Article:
Band-Aiding the Process – Literally


Unfortunately, healthcare professionals often aren't given the tools they need to do their jobs properly. People are forced into workarounds and corner cutting, or they are forced into wasting time by running around to find equipment — or working equipment. Considering how important their work is, we need to make more of an effort to ensure they have the supplies, equipment, and information they need to provide the best patient care.

Below is a picture from my archives – of a piece of nursing equipment (a hand held medication scanner) that was literally held together with a band aid.

You might call this “creativity over capital,” but I call it not properly supporting your team.


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Mark Graban is an internationally-recognized consultant, author, and professional speaker who has worked in healthcare, manufacturing, and startups. His latest book is Measures of Success: React Less, Lead Better, Improve More. He is author of the Shingo Award-winning books Lean Hospitals and Healthcare Kaizen, as well as The Executive Guide to Healthcare Kaizen. He also published the anthology Practicing Lean that benefits the Louise H. Batz Patient Safety Foundation, where Mark is a board member. Mark is also a Senior Advisor to the technology company KaiNexus.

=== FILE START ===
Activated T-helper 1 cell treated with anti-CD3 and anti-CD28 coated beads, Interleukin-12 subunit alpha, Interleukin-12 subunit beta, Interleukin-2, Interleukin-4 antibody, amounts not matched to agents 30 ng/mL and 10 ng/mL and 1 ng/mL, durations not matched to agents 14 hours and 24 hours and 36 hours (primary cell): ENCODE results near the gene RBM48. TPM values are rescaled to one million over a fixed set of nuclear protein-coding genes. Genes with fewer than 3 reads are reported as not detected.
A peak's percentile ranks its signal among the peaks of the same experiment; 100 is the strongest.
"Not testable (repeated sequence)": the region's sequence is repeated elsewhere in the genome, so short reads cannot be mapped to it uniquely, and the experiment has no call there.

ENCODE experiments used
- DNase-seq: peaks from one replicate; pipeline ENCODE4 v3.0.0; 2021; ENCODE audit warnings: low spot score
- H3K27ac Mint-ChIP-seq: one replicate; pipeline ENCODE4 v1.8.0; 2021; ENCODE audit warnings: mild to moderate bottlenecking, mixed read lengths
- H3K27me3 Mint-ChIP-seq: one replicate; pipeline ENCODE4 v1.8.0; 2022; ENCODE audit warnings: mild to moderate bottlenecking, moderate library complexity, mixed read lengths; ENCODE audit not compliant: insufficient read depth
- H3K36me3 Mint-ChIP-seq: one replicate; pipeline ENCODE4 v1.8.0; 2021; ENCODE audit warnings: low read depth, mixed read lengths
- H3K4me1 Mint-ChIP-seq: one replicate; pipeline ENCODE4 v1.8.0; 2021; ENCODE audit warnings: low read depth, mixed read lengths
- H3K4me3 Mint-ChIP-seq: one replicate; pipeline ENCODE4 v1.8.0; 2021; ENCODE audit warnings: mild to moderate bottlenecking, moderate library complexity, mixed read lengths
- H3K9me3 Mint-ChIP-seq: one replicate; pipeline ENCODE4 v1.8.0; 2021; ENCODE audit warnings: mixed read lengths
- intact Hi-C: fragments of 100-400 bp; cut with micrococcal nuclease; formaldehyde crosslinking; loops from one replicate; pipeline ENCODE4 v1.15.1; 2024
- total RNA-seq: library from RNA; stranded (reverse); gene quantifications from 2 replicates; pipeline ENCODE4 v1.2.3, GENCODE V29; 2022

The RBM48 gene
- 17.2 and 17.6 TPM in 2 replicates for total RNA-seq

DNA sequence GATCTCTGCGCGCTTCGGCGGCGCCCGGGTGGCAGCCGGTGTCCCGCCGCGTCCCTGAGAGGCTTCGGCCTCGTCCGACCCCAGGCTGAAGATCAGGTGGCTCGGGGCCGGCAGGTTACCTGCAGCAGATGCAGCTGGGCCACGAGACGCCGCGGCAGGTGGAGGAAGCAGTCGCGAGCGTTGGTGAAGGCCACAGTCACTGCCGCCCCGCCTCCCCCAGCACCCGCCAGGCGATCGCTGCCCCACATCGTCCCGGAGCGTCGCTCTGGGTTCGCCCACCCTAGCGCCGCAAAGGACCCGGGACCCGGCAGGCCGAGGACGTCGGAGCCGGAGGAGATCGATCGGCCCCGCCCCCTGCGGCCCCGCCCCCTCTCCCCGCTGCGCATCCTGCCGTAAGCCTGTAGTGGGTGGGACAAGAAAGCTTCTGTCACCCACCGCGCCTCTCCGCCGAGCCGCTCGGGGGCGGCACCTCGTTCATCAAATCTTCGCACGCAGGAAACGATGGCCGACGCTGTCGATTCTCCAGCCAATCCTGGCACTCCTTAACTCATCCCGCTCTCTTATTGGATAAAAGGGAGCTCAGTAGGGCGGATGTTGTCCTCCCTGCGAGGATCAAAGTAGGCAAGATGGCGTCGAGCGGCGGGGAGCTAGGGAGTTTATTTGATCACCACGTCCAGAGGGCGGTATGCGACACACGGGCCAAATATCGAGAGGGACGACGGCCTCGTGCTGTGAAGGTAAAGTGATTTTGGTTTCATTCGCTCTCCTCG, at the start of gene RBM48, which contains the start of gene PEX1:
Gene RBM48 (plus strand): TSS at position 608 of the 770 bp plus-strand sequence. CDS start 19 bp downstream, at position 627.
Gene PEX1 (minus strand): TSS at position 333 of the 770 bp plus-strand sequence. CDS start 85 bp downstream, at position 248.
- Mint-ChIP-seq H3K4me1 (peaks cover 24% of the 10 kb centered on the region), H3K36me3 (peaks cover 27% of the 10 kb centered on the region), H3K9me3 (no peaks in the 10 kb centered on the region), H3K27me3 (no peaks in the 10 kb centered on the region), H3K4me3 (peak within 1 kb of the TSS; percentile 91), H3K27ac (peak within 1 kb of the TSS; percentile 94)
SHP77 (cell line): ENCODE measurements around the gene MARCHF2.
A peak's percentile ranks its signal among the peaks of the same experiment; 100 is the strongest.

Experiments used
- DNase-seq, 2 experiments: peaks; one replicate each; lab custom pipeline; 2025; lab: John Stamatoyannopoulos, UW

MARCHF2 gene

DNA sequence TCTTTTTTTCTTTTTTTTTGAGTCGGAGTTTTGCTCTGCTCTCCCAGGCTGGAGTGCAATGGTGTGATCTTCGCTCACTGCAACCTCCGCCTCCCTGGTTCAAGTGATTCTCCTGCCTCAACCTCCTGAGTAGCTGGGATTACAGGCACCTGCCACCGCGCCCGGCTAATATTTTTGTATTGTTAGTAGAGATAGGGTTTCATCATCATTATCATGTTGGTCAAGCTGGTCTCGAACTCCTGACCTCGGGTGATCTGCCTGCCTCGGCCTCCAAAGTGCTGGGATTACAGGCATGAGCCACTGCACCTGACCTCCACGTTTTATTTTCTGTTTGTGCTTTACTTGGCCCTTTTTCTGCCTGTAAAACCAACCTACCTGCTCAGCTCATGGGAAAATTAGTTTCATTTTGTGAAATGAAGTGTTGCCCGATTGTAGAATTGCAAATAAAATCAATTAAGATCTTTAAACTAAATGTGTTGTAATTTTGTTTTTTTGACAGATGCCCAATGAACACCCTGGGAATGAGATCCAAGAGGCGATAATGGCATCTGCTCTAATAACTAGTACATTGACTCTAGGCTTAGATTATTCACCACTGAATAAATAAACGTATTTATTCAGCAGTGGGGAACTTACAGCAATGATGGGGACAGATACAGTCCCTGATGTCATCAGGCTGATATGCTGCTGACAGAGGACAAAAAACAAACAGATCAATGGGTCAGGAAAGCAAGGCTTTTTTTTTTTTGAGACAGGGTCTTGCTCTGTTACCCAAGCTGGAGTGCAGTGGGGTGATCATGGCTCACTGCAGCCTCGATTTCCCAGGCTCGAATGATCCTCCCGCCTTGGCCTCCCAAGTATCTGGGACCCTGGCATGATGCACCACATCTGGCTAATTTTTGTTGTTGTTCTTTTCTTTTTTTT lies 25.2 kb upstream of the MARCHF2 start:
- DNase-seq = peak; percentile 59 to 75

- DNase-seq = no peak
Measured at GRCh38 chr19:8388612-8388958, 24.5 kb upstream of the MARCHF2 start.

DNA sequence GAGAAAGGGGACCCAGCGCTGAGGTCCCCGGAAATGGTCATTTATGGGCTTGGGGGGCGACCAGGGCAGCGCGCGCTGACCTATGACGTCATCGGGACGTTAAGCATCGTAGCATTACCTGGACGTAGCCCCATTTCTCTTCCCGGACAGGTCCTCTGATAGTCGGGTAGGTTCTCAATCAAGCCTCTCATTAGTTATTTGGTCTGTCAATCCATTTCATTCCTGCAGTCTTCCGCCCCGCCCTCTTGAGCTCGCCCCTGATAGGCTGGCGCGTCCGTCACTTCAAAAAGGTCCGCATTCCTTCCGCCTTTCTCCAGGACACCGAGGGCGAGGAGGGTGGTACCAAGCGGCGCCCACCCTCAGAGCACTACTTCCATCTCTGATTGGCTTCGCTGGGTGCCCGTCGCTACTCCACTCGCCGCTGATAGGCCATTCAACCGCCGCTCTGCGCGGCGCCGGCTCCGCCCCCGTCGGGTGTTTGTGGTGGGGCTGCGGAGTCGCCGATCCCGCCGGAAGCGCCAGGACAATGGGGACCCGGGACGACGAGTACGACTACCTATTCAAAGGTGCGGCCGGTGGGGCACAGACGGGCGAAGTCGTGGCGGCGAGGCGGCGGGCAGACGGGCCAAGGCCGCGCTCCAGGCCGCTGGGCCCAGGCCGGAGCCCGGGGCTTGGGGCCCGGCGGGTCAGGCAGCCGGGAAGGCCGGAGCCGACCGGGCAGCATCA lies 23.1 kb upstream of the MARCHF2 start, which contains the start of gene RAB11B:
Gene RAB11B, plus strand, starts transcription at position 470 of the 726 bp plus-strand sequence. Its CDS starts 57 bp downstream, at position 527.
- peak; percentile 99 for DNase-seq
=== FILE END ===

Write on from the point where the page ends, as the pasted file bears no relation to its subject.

1. Munro's Safety Apparel says

    Seeing this makes me nervous what else is holding this hospital together! It’s amazing the corners people will cut (sometimes because they have no choice) when they don’t have the proper equipment. This might not be the best solution, but it was probably the best available solution at time. Hopefully they don’t have to do this often!

    1. Mark Graban says

      The staff members were doing the best the can. Seeing a band-aid like this prompts me to ask:

      – Why isn’t there a better process for getting equipment fixed or repaired?
      – If there’s a good process, why don’t staff know about it?
      – Are the managers and charge nurses responsive to situations like this where equipment is falling apart?

      It’s a systems issue, not an issue with the front line staff “cutting corners” in this case.

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